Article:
In 1971, the Legislature began using bonds secured with the tuition revenue of public universities as part of the state’s funding for capital expansion in public higher education. Two types of bond are used—revenue financing system bonds and tuition reve- nue bonds (TRBs). Both are secured with pledged future revenues of the university issuing the bonds.

The one difference between these two types of bonds explains the controversy surrounding TRBs. Unlike revenue financing system bonds, which are repaid by the university, TRBs are repaid in full—principal and interest—by the Texas Legislature.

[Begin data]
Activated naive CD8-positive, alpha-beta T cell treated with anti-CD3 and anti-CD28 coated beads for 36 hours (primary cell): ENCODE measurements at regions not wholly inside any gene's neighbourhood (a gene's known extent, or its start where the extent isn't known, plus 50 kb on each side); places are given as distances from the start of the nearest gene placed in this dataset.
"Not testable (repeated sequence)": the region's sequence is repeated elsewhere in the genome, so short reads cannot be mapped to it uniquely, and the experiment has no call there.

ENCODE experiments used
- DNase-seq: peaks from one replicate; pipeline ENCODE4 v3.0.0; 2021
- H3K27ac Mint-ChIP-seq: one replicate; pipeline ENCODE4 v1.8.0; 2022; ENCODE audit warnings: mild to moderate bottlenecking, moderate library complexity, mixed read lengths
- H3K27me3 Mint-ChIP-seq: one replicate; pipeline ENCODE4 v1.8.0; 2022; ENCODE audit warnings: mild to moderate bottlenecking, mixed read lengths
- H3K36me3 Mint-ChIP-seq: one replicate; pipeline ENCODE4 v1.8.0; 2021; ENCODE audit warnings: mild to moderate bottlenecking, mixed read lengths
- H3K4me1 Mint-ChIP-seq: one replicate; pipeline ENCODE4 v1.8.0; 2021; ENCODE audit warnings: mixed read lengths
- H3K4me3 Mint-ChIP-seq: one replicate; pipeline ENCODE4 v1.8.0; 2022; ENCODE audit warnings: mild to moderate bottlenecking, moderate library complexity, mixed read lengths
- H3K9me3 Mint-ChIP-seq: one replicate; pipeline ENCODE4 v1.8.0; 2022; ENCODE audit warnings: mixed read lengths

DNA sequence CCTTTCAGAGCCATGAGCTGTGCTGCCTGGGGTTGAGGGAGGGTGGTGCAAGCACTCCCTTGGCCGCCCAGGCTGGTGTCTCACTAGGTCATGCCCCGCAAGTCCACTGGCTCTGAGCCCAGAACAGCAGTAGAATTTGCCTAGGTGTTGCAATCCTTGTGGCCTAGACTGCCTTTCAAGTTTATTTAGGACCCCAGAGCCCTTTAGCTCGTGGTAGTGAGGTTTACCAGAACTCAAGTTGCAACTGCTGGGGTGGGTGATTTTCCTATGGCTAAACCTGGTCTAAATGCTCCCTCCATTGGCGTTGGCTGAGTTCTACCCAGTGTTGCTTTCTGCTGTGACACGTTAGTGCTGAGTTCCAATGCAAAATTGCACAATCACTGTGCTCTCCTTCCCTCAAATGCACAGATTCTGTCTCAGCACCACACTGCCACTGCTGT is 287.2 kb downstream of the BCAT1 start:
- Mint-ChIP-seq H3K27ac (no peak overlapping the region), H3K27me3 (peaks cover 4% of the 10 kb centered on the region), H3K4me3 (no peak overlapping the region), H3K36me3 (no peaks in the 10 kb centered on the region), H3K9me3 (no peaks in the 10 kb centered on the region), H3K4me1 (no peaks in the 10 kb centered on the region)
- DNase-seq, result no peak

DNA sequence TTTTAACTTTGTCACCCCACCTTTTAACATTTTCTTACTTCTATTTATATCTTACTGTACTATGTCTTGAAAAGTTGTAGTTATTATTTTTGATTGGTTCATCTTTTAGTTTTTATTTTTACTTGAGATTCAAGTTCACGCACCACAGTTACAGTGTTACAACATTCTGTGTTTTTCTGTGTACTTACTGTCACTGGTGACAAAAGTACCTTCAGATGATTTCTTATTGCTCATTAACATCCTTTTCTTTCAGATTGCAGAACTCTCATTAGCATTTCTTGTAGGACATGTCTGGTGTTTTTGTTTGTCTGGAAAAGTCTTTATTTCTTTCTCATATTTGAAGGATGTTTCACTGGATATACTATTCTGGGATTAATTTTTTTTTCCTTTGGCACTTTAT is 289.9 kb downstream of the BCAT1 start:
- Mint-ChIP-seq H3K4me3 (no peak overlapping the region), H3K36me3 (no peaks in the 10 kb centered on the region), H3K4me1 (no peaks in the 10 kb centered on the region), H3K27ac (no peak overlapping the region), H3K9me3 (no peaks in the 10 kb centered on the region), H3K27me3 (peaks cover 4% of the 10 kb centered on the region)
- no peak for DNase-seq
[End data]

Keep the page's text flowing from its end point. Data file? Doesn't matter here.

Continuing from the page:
No law or statute requires the Legislature to service TRB debt. Still, the Legislature does so with such regularity that the state’s assumed responsibility for TRB debt service is often described as a custom or tradition. In 2015, with $2.2 billion of previously issued TRB debt outstanding, the Legislature authorized HB 100, the single largest TRB bill in Texas history, set to cost $3.109 billion in principal and $2.24 billion in interest. By comparison, the Legis- lature appropriated approximately $2.6 billion to retire TRB debt from 1971 to 2014.